Here’s the updated link for latest accuracy whitepaper post.

  3. Brian, Thanks for the whitepaper. Interesting view on the accuracy of web analytics.

    Some time ago we also discovered that there are a lot of differences between the metrics that are used by web analytics software. For example, Google Analytics measures a unique visitor in a different way then DART or Sitestat. In January I also posted an article about the differences between analytics software (unfortunately in Dutch): http://www.marketingfacts.nl/berichten/20080115_hoe_betrouwbaar_zijn_website_statistieken/

    Together with multiple marketing agencies we are now working on a pilot to compare the desired analytics functionality against the functionality that is being provided by current analytics software.

    We know about some other research at http://www.seomoz.org/blog/how-reliable-is-google-analytics, http://www.stonetemple.com/articles/analytics-report-may-2007.shtml and http://www.idealware.org/blog/2007/06/google-analytics-underreporting-or-just.html.

    Am curious whether you know any more research projects in which the differences between analytics software have been investigated. Do you, or any of the other visitors here, know about similar research?

  4. Ryan says:

    Great whitepaper! Thanks.

  5. Steve/Chris – thanks for the feedback. I hope its of use at providing answers to those never ending questions about accuracy and data alignment. Its helped me a great deal to collate this into one document – I wish I had written it years ago. In fact its been bouncing around for a least two years in one form or another…

    Jim: No marketer works with accurate numbers, so it should not be a great surprise that web analytics is not accurate. In fact, web analytics is several orders of magnitude more accurate than the offline world, its just not 100% accurate, which is a common misconception for the reasons I give.

    Sara: You ask a good (and difficult) question. Let me ponder this for a while with some fictitious examples and post a reply.

  6. Sara says:

    I am happy to see that an analyst is talking about trends and although I agree with the fact that accuracy is important and of course ideal – it is the truth and a fact that we have to live with.

    Looking at it from a marketer perspective I know that there are way to many sources of data or studies that don’t actually even predict what the result will be. Many times we conduct focus group studies just to see… what likelihoods we have of hitting the right target group with the right product or the right message. We know accuracy only comes down to sales and this is where we need to look for trends. Bottom line is what is important and to make decisions in a marketing world full of not only web analytics but tons of data sources we need to follow the trends.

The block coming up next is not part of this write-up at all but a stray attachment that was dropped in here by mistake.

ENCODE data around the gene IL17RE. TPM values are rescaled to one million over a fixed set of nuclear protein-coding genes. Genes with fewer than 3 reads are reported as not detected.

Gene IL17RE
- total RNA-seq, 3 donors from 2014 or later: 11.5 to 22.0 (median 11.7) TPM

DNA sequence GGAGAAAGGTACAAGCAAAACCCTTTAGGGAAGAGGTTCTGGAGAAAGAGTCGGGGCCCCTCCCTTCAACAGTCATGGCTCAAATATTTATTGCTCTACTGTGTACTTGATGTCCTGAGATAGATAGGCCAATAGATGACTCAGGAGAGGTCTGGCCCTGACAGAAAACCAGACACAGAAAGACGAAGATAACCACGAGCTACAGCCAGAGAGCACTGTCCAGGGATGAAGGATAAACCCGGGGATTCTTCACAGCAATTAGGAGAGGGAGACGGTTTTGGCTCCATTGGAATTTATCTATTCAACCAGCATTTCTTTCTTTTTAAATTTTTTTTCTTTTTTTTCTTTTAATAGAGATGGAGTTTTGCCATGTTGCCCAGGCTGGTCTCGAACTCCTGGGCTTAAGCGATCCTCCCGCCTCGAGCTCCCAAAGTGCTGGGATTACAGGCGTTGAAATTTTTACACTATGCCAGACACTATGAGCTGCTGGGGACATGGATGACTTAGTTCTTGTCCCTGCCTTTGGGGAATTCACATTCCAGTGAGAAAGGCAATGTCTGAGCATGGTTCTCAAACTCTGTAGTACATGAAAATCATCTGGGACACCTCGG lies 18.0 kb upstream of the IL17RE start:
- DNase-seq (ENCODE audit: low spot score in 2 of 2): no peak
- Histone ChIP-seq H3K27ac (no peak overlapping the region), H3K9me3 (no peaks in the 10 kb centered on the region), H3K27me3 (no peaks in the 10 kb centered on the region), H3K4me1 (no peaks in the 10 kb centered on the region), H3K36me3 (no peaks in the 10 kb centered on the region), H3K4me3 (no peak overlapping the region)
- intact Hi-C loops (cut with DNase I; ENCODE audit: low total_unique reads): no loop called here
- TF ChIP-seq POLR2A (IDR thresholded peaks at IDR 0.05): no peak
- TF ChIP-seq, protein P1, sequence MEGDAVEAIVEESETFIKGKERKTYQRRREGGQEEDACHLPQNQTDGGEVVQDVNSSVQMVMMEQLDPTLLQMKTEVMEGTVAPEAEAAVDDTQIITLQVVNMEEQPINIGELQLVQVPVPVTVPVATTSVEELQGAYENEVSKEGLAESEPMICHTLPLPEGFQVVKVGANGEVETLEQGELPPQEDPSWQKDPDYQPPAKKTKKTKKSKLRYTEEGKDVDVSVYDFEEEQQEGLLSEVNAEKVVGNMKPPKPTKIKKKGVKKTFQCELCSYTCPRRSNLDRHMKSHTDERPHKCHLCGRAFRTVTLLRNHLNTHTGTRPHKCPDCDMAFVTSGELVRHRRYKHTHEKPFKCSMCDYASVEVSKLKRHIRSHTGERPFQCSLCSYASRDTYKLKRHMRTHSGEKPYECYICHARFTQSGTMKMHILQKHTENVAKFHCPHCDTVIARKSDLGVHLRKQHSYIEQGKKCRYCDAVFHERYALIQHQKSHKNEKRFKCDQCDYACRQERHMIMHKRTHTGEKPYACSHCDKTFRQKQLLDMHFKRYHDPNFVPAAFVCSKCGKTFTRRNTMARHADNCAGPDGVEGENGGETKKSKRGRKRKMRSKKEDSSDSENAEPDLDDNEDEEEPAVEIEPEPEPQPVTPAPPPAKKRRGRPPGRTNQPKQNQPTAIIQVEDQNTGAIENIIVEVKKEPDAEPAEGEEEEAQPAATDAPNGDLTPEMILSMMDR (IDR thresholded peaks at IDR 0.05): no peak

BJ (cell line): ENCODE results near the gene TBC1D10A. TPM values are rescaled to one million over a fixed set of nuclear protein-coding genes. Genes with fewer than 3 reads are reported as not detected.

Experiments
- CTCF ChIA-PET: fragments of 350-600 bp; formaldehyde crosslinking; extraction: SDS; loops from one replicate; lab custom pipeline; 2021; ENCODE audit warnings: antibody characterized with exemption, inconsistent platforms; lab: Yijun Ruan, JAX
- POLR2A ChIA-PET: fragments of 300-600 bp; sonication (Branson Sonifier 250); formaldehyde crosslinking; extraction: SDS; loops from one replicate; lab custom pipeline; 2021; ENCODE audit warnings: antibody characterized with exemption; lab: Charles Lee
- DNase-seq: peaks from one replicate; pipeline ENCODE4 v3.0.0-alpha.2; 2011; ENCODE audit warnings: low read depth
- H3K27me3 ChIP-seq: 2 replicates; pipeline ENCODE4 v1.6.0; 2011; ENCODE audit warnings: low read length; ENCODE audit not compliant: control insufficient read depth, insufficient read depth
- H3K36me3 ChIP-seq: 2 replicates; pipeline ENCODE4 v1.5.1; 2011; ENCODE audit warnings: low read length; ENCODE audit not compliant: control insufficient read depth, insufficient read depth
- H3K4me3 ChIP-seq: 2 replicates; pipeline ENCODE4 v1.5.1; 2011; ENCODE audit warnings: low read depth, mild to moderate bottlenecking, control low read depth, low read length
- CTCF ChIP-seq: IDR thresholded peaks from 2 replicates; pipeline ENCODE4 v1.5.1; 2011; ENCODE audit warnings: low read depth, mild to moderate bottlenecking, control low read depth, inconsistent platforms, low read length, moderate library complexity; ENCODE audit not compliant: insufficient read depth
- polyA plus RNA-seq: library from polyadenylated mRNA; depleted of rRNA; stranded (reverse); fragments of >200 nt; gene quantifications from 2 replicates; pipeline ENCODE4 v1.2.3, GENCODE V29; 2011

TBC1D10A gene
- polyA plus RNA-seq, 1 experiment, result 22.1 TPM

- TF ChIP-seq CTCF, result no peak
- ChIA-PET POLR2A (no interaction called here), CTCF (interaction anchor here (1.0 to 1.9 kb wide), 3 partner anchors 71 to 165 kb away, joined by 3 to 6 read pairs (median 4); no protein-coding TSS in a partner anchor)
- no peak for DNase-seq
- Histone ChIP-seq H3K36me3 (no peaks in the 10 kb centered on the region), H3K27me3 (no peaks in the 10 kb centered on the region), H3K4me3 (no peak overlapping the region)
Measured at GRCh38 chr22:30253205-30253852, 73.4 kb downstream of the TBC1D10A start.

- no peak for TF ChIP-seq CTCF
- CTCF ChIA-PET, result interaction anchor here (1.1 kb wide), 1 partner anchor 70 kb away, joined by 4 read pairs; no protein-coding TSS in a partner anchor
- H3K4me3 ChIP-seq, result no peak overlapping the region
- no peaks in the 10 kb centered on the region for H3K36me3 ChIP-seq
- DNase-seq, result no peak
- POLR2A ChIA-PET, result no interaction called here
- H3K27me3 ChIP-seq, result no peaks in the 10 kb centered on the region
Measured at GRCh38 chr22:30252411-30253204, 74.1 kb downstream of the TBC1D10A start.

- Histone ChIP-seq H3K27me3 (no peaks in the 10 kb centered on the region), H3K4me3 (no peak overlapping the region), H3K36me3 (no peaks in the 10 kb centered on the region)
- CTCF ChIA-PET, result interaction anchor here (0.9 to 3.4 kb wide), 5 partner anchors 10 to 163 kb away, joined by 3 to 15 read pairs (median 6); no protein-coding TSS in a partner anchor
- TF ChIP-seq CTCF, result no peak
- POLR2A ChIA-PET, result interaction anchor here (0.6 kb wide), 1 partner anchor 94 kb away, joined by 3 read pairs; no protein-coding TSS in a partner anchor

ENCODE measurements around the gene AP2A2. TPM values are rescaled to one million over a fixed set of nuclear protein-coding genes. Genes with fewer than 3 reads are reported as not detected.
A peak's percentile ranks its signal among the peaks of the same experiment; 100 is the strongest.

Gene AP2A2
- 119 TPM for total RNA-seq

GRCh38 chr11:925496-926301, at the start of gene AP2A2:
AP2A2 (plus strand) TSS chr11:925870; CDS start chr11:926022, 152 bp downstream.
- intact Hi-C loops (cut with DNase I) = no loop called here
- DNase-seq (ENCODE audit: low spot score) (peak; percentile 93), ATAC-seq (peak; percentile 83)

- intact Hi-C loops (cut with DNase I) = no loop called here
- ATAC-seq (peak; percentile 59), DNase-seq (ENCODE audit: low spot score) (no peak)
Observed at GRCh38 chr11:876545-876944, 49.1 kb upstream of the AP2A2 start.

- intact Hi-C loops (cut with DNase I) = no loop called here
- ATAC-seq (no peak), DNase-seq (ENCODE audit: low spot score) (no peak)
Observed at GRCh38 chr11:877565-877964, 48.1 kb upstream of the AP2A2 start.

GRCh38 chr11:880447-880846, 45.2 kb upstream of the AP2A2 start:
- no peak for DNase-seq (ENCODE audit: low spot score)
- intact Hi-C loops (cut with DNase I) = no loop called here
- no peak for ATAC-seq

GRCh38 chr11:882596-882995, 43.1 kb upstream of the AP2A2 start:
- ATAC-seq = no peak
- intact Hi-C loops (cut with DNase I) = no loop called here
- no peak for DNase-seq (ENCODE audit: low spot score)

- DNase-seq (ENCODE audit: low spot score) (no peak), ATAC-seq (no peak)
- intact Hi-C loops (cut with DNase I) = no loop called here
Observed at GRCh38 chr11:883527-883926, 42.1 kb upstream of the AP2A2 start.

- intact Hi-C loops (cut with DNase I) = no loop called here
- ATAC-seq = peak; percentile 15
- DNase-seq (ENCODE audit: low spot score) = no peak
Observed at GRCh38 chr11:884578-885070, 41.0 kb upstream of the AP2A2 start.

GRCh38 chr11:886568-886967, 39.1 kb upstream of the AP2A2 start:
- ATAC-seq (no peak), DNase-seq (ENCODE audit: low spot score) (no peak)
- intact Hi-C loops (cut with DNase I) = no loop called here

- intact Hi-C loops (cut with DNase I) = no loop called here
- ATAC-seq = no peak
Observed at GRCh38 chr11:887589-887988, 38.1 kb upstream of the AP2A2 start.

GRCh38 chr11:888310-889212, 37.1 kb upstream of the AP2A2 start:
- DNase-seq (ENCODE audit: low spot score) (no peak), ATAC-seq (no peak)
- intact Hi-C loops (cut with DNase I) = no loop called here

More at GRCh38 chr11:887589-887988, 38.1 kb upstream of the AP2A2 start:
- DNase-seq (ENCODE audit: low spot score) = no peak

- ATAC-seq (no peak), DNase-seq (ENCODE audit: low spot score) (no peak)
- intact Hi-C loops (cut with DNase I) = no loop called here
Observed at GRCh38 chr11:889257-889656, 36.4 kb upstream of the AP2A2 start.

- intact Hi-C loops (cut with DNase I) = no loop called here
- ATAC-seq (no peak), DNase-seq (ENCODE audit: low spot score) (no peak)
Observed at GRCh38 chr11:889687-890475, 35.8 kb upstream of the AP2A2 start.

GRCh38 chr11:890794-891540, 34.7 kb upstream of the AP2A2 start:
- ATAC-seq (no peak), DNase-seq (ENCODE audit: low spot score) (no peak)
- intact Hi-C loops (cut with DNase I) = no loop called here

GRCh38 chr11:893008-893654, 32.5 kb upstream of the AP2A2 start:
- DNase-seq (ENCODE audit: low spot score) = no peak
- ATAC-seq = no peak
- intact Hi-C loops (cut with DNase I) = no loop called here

Most sites are not conducting e-commerce and we need to spend our resources analysing the lead generations through a combination of the online traffic to the other trend tools available.

    A question for you: – In your opinion..how would you best go about to study a trend when you have to aggregate additional resources of information from various tools (all with their accuracy problems)?

  7. Jim says:

    Hi Brian – Thanks for the whitepaper, looks like a good summary of common accuracy issues. My concern is that although the ideal of precision being more important than accuracy is one that all analysts (in particular when faced with conflicting data) should espouse, this doesn’t always work in the real world. Out in the trenches, stakeholders who rely on analytics data to make business decisions often need to make these decisions based on numbers that need to be accurate, for example when pricing CPM ads or developing business models around traffic numbers.

    Explaining to them that the numbers may not be accurate but they are precise is going to get you some very odd looks, to say the least…

  8. Chris Grant says:

    Nice white paper – systematic, thorough, and articulate. Thanks!

  9. Very useful whitepaper thanks Brian. It helps clarify the issues that practitioners face.